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Venture investors often demand proof of concept in the marketplace before they’ll pour precious capital into a technology start-up.

If you’ve helped grow successful companies in the past, however, it turns out all you really need is your resume and a few co-founders.

That’s what happened when a little-known company called Expel, Inc. popped up in Herndon earlier summer. Despite having no customers, no office and only a few employees, the company has already attracted $7.5 million from well-known local technology funds Paladin Capital Group and New Enterprise Associates.

Expel’s secret sauce seems to be its leadership team, three executives who played important roles in one of the region’s biggest technology success stories.

Chief executive Dave Merkel is a former Air Force cybersecurity guru who went on to climb the ranks at AOL in the company’s heyday. He later made his name as chief technologist at Mandiant, which emerged from Northern Virginia to become one of the dominant players in the murky world of corporate cyber-defense, employing complex technology to investigate potential hacks.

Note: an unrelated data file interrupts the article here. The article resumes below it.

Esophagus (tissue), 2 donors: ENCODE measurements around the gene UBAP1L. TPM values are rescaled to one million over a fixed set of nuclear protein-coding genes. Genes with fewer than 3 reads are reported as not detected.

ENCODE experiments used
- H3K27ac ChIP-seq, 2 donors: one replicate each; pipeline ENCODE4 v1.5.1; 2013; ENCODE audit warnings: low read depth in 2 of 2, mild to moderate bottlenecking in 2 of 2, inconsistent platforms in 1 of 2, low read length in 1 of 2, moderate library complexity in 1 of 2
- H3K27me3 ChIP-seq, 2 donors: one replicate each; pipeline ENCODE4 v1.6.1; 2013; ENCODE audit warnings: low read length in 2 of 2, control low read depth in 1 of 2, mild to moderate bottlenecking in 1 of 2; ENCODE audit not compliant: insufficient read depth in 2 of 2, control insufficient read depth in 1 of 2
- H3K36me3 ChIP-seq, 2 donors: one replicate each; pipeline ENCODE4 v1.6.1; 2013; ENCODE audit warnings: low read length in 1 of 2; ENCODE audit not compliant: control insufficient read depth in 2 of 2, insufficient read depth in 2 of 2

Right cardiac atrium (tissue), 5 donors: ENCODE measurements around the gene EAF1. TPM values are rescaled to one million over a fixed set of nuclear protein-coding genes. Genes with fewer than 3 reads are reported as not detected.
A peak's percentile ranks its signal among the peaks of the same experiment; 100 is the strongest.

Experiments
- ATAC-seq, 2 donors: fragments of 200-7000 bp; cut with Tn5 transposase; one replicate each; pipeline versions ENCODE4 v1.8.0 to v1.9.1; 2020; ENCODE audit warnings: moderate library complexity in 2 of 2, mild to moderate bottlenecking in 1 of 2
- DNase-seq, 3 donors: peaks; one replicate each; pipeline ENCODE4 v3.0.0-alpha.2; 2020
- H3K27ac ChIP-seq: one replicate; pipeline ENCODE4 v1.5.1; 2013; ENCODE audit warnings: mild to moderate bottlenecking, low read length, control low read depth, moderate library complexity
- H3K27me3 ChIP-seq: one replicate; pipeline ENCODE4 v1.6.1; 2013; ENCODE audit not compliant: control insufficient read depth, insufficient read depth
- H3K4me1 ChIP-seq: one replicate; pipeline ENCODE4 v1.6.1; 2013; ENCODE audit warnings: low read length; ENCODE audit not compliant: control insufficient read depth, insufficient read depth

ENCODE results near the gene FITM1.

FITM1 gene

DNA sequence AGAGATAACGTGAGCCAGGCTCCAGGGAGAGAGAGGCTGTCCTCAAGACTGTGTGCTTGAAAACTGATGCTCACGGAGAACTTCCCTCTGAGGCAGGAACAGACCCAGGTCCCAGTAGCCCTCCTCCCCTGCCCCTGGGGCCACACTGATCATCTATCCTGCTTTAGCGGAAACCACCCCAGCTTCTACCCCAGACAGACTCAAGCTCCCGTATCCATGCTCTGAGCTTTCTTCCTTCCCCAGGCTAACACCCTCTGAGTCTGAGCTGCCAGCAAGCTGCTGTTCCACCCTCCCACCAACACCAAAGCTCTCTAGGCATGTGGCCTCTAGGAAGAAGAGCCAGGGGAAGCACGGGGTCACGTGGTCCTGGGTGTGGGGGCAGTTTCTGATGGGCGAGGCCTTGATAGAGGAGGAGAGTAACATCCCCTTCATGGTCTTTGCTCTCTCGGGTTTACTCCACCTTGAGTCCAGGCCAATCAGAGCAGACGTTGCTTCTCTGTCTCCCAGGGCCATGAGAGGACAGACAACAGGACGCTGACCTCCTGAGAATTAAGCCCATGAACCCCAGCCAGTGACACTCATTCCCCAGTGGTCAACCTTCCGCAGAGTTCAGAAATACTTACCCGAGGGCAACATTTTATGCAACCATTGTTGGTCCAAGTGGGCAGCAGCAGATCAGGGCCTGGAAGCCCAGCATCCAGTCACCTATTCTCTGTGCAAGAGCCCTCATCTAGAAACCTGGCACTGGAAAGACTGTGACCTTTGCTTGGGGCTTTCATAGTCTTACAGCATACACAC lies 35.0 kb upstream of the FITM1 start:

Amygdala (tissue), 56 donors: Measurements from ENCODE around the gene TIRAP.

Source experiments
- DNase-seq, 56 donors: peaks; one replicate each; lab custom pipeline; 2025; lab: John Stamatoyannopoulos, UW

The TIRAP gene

Mandiant hit a home run in 2013 by suggesting the Chinese government was sponsoring the cyber-espionage many had long suspected, publishing a report linking the People’s Liberation Army to a notorious hacker group known as APT1 (short for Advanced Persistent Threat). The company cashed in a year later when it sold for almost $1 billion to FireEye, another major player in corporate cyber-defense.

Merkel has been tight-lipped about what exactly Expel is going to do, except that it will sell cybersecurity services to the private sector. He implied that it won’t just be a Mandiant re-boot but declined to elaborate.

“Whenever you build a company you have an opportunity to make a whole bunch of mistakes,” Merkel said. “This time we’re hoping we’ll get a chance to make new and different mistakes.”

Harry Weller, a partner at New Enterprise Associates, suggested the firm will do more than just spot hacks.

“That team is extraordinarily experienced not just at identifying problems, but at actually fixing them,” Weller said of Expel’s co-founders.

Betting on more experienced founders is something of a theme for NEA lately, which just upped its bet on a ThreatQuotient, a cyber-threat management start-up headed by a team of executives from Sourcefire the region’s other big cyber-security exit.